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Russia appeal of Olympic ban set for sport’s highest court

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GENEVA — The Russian doping scandal will return to sport’s highest court in November when the nation faces a four-year ban of its flag, anthem and colors from Olympic Games and world championships.

The Court of Arbitration for Sport said on Tuesday its judging panel will hear evidence on Nov. 2-5 in the latest case examining allegations of state-backed doping and covering up evidence.

No timetable was given for an expected verdict in a case which should be heard at the court’s headquarters in the Olympic capital of Lausanne, Switzerland.

The sanctions will take effect when the CAS panel of three judges give its verdict.

The legal fight follows the World Anti-Doping Agency recommending a four-year slate of punishments for Russian sport and athletes last December and declaring the national anti-doping agency non-compliant.

WADA investigators found years of data from the Moscow testing laboratory relating to hundreds of athletes had been tampered with before being handed over last year.

Russian teams and athletes would be stripped of their identity by the WADA sanctions proposal and forced to compete as neutrals at major events such as the Tokyo Olympics and 2022 Beijing Winter Games.

Russia would also be blocked from bidding to host major championships and risk being stripped of events it was already due to host.

The hearing was required after Russia’s anti-doping agency, known as RUSADA, disputed the ruling by WADA’s executive committee at the urging of state authorities including President Vladimir Putin.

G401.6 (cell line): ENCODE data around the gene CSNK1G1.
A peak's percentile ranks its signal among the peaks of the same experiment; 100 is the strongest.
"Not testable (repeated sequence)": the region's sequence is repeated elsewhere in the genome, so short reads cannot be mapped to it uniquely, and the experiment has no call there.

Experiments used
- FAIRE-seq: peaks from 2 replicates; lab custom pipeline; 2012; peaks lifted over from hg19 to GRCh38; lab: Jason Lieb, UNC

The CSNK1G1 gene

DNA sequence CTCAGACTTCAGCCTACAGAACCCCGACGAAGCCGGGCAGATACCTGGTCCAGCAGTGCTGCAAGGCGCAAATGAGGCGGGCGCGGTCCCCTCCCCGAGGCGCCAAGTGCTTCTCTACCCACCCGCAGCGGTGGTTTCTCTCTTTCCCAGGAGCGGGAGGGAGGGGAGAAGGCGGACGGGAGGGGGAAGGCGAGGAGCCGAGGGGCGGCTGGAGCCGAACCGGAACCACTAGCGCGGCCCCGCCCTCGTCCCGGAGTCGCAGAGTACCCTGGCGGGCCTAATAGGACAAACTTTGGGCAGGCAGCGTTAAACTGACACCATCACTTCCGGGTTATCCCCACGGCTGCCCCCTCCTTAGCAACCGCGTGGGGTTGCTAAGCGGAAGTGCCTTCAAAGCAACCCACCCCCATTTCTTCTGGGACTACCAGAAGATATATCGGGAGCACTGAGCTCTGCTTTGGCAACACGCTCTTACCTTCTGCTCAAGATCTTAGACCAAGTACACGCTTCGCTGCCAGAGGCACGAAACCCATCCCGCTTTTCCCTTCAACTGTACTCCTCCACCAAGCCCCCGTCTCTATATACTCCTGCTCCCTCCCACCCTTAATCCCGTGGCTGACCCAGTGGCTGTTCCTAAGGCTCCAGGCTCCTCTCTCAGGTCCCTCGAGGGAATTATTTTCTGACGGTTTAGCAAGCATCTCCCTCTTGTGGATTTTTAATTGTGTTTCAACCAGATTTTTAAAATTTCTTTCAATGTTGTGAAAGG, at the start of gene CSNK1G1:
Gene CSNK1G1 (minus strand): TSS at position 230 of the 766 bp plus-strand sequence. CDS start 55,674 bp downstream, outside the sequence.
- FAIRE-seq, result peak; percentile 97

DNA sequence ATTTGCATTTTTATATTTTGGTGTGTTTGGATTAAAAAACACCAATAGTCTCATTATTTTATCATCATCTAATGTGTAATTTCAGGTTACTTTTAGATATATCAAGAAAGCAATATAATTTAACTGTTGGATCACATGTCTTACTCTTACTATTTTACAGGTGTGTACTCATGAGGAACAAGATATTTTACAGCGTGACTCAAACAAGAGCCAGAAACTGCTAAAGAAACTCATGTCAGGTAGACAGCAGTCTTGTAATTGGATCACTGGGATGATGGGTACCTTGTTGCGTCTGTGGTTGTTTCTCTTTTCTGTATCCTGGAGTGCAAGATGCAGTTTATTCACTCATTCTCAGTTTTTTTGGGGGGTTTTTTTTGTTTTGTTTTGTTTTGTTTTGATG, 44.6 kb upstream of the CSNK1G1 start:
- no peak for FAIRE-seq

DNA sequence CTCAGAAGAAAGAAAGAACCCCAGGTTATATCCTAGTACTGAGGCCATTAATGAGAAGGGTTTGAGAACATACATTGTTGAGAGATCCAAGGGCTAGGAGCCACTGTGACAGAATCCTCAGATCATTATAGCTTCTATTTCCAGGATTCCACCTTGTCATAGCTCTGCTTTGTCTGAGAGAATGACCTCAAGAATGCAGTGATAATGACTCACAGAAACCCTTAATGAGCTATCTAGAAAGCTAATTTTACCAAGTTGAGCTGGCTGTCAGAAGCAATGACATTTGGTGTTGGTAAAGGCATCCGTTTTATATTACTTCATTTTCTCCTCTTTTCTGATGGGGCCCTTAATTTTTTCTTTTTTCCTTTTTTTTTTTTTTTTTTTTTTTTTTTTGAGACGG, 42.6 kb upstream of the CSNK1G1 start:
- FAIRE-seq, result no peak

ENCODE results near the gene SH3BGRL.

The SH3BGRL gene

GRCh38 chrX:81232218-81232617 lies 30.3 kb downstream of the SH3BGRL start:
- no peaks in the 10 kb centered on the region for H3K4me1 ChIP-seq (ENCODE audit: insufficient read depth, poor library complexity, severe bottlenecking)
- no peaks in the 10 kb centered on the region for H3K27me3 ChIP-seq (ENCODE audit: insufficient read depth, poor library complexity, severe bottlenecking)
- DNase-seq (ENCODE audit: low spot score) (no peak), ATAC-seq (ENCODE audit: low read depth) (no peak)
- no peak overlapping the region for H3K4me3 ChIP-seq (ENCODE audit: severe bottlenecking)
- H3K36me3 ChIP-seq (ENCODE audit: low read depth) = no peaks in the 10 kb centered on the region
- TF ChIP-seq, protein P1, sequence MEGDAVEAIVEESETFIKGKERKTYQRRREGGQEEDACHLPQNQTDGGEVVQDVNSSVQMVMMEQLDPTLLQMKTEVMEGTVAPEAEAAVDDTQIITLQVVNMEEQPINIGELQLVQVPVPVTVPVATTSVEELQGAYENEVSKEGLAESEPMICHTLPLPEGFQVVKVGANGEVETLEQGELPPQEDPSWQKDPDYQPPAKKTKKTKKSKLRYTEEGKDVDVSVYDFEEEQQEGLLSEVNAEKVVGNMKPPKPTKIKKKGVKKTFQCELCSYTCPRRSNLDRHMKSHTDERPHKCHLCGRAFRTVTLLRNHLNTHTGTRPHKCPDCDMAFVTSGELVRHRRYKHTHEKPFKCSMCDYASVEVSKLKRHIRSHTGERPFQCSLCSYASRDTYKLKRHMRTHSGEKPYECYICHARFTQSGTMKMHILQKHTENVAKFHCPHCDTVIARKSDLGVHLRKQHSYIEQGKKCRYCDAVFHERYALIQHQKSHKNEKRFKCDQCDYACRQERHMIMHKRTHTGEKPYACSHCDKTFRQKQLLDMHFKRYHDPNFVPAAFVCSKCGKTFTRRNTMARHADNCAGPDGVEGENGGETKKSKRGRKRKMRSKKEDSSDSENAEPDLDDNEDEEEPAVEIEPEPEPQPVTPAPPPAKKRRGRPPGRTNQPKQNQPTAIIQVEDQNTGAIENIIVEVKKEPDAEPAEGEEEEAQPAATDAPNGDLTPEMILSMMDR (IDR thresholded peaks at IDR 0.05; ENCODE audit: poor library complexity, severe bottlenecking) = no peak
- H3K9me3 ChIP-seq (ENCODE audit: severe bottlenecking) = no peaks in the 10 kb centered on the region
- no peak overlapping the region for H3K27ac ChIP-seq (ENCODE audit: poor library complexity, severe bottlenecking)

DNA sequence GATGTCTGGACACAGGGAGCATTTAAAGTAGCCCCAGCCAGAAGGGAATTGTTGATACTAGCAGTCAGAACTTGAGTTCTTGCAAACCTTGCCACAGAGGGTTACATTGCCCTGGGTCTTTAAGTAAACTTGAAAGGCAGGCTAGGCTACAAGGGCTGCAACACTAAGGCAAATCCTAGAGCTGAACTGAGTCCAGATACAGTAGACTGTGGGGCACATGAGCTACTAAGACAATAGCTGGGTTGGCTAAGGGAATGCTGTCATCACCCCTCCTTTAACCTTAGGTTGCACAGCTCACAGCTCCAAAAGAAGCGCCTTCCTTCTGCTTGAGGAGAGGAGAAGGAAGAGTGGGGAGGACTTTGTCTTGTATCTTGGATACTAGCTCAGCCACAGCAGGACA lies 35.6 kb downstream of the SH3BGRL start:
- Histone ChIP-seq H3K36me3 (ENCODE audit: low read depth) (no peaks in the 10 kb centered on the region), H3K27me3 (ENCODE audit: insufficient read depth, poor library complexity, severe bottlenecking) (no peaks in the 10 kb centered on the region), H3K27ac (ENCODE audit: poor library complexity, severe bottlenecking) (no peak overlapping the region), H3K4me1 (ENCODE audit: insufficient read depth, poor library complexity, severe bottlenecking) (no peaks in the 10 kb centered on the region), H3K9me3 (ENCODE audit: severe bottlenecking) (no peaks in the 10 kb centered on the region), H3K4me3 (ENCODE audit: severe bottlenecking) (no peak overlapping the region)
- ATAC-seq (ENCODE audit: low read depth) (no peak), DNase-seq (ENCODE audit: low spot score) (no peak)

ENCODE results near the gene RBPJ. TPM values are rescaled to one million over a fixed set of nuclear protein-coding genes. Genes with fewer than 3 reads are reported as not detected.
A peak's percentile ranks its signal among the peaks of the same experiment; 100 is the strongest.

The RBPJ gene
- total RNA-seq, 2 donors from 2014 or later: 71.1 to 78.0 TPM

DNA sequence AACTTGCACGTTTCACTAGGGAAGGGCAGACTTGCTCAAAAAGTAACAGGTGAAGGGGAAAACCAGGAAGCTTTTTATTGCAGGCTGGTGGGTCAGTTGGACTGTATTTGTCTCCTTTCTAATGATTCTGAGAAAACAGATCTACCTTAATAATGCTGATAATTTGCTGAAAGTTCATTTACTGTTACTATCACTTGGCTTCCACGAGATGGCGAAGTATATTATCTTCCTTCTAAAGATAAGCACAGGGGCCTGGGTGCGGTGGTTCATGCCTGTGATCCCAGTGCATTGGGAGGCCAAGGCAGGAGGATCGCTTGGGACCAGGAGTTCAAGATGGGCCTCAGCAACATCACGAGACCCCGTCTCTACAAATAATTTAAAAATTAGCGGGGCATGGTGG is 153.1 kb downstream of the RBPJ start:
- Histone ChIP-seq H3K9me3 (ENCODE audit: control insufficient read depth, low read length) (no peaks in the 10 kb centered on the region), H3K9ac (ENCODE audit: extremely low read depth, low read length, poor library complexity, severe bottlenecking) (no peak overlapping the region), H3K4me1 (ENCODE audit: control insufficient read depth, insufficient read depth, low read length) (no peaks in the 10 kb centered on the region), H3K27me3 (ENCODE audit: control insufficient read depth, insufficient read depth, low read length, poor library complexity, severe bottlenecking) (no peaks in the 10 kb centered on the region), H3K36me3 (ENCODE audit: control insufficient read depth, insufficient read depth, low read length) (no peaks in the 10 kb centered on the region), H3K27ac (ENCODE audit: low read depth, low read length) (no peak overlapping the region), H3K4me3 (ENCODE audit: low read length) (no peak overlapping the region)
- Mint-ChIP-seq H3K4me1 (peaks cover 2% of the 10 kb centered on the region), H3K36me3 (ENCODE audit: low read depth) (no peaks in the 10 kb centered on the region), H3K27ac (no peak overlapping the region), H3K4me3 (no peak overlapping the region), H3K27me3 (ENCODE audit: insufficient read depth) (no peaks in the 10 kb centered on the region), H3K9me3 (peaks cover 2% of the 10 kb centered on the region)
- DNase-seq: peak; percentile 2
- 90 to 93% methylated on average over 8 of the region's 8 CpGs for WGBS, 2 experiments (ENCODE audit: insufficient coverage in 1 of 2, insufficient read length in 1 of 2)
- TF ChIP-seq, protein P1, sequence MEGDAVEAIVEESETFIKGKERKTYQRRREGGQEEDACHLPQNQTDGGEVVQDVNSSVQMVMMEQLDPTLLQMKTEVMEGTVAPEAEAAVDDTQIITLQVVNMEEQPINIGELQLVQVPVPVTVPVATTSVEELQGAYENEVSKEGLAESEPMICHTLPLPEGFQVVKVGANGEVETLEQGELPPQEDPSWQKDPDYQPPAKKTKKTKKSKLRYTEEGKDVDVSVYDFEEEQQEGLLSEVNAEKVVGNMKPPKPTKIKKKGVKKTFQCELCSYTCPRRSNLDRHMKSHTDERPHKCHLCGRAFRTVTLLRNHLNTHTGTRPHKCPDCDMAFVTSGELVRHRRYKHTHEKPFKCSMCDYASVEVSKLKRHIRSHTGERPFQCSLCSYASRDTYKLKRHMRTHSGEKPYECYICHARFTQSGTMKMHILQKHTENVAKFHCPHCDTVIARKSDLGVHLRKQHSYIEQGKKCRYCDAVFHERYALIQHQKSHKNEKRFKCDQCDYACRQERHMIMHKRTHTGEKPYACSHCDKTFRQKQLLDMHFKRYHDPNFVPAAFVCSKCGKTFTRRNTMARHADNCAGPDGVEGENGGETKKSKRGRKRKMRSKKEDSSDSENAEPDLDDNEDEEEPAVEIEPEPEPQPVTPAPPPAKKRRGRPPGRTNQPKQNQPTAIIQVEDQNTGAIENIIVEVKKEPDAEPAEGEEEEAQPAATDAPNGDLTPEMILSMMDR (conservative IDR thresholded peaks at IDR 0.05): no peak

WADA’s request for the CAS hearing to be held in publicly open court was denied because all parties involved needed to give consent.

The case involves the International Olympic Committee and International Paralympic Committee, plus the Russian bodies of both organizations, and ice hockey’s governing body, the court said in February. Some Russian athletes also asked to be part of the legal process.

Data from the lab shuttered by WADA in 2015 and long sealed by Russian security agencies was demanded by the anti-doping watchdog in exchange for recognizing RUSADA’s status again in September 2018.

Russia handing over the data archive in January 2019 was meant to help resolve the scandal that has tainted the Olympic Games since 2008, and in particular the 2014 Winter Games in Sochi.

However, WADA investigators found evidence Russia edited the data in the weeks before the handover to remove signs of failed drug tests, and detailed an apparent attempt to smear former lab director Grigory Rodchenkov.

MORE: Russia Olympic track and field champions face doping cases

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World Alpine Skiing Championships on for 2021 after request to delay rejected

Alpine Skiing World Championships
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GENEVA (AP) — A request by the organizers of next year’s skiing world championships in Italy to postpone the event by one year was rejected Thursday by the International Ski Federation.

FIS ruled that the event will go ahead from Feb. 9-21, 2021, in Cortina d’Ampezzo — the highlight of an Alpine season that faces challenges to find safe protocols for international travel and attending races in Europe, North America and China.